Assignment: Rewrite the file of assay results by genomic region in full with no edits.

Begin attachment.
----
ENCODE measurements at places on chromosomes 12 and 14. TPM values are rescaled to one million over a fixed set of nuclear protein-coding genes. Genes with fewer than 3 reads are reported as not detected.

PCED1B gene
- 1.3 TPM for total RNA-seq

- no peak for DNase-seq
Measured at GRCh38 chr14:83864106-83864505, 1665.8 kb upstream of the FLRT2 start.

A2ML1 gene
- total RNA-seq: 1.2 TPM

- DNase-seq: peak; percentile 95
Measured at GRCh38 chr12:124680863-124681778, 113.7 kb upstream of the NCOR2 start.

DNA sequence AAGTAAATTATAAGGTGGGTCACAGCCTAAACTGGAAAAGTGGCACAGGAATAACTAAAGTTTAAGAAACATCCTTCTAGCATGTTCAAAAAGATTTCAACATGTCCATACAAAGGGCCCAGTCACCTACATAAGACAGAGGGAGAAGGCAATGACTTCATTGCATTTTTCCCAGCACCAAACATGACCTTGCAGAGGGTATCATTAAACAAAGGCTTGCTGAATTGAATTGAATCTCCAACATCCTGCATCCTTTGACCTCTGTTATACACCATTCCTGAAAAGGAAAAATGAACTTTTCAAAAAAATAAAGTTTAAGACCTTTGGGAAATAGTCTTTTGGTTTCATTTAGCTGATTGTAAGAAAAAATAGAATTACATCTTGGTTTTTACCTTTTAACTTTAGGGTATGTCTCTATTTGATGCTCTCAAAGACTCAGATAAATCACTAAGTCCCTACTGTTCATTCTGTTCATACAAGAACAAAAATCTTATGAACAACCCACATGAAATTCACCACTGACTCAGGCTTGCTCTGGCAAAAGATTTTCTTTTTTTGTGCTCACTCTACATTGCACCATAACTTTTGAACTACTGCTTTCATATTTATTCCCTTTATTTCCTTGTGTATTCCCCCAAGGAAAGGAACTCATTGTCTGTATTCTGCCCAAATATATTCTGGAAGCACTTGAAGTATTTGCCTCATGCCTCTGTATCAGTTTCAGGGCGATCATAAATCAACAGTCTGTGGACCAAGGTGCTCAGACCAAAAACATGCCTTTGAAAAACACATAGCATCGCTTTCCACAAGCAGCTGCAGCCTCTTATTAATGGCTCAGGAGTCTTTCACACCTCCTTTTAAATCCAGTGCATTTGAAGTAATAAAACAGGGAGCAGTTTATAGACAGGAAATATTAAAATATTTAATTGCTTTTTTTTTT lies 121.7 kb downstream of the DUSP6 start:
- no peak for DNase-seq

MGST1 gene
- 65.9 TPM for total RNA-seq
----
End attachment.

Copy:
ENCODE measurements at places on chromosomes 12 and 14. TPM values are rescaled to one million over a fixed set of nuclear protein-coding genes. Genes with fewer than 3 reads are reported as not detected.

PCED1B gene
- 1.3 TPM for total RNA-seq

- no peak for DNase-seq
Measured at GRCh38 chr14:83864106-83864505, 1665.8 kb upstream of the FLRT2 start.

A2ML1 gene
- total RNA-seq: 1.2 TPM

- DNase-seq: peak; percentile 95
Measured at GRCh38 chr12:124680863-124681778, 113.7 kb upstream of the NCOR2 start.

DNA sequence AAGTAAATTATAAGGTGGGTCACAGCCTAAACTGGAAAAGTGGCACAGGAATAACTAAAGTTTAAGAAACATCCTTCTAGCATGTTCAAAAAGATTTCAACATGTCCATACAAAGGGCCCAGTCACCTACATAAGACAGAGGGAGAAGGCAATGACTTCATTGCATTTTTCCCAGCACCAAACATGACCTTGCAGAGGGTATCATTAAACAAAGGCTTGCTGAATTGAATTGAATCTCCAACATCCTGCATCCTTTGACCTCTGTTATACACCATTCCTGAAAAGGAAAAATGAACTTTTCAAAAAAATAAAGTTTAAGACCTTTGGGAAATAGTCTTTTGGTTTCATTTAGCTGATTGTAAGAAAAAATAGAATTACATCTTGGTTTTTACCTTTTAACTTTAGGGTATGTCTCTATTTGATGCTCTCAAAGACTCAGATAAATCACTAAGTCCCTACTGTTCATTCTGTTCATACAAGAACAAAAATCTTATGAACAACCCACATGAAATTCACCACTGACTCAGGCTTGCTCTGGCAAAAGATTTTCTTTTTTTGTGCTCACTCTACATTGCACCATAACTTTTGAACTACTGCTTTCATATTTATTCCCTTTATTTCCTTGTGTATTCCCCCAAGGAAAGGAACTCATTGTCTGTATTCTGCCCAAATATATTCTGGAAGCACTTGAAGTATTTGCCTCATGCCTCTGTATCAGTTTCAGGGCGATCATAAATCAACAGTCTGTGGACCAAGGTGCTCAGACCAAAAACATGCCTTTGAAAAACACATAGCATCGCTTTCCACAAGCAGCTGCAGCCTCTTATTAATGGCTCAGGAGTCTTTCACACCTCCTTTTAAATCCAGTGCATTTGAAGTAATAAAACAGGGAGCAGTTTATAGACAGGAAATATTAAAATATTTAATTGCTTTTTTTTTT lies 121.7 kb downstream of the DUSP6 start:
- no peak for DNase-seq

MGST1 gene
- 65.9 TPM for total RNA-seq